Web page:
John Eoin Douglas
How can anything claim to be an ID card that doesn't include a DNA sample? I have in mind a card made of suitably compacted toe-nail clippings, from which a clipping could be taken, in the manner of a ticket inspector. This could then be matched against a freshly taken sample. Alternatively, the whole scheme could be scrapped, along with Jacqui Smith.
Colin V Smith
Thatcher: the case for the prosecution
Margaret Thatcher has left an indelible mark on British, European and world history, but it is not the sort with which a civilised person would choose to associate themselves. Bruce Anderson's paean (Comment, 4 May), when relieved of its spaniel-eyed devotion, does make passing note some of the more glaring lacunae in Thatcherism and yet fails to enter them properly in the butcher's bill.
If Thatcher had not taken the Friedman/Hayek delusional bizarrerie as gospel and proceeded to crucify our country according to its dictates, we would not have gone on to Blair and Brown. There is a direct link; we are now experiencing Thatcher's second recession.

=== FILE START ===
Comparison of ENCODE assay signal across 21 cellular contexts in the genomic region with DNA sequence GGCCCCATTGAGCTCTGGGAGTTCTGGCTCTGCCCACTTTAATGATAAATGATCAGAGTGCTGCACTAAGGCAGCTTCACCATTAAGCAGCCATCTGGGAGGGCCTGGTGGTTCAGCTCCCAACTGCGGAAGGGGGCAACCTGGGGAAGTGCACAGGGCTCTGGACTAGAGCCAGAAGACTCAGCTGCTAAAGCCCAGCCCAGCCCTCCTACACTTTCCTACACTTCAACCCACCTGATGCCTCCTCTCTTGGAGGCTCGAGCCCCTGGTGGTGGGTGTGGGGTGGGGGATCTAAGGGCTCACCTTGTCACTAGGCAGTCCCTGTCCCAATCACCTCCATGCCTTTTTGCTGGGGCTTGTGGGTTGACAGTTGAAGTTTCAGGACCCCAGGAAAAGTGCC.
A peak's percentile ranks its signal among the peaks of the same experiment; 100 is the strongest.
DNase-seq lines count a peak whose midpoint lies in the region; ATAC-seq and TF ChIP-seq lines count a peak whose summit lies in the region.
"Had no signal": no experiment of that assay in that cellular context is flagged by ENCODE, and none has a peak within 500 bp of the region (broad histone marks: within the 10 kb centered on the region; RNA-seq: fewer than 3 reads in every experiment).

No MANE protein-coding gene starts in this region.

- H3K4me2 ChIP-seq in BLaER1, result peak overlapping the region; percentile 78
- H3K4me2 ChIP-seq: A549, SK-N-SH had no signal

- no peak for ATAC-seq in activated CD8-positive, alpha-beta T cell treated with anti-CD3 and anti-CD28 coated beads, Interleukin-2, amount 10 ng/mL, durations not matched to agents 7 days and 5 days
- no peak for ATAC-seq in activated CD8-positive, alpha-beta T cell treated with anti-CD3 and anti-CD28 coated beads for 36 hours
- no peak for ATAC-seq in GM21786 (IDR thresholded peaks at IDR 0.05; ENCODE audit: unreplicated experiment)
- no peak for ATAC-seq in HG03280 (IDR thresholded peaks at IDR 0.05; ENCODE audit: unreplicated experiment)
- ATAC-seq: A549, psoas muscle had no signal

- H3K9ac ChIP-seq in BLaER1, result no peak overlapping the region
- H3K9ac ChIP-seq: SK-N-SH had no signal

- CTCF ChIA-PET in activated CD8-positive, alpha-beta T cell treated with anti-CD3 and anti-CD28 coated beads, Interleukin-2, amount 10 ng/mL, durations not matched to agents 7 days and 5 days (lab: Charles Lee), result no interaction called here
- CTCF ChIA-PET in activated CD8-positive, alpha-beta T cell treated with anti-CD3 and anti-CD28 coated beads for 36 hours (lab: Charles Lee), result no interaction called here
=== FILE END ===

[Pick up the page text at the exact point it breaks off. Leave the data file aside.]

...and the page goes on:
Anderson fails to mention Thatcher's ghastly love-in with Pinochet, a mass-murdering dictator. If Thatcher's government had been awake, Galtieri would be unlikely to have invaded the Falklands. If Thatcher had not indulged Maynard and Clarke's back-of-a-fag-packet fundholding wheeze in the NHS, we could now be well-advanced with a 21st-century system instead of mired in a demoralised, managed to death, massively wasteful pseudo-market of our country's sick and injured. If Thatcher had balanced the destruction of defunct industry with the active development of 21st-century manufacturing . . . If Thatcher had invested the oil revenues in Britain's future . . . .
The fallout from Thatcher's period in office will pollute most of this century and cripple not only our generation's chances but also our children's.
Haydon Bridge, Northumberland
It was the mass non-payment campaign, not riots, that defeated the poll tax and led to Thatcher's resignation. Non-payment was first put forward by supporters of Militant (now the Socialist Party), with one million people in Scotland refusing to pay by the end of 1989.
Simon Assas' account ("The prime of their lives", Independent Life, 30 April) was unfortunately typical of the mainstream media's "history" of the poll tax, focusing on the riot while not mentioning non-payment.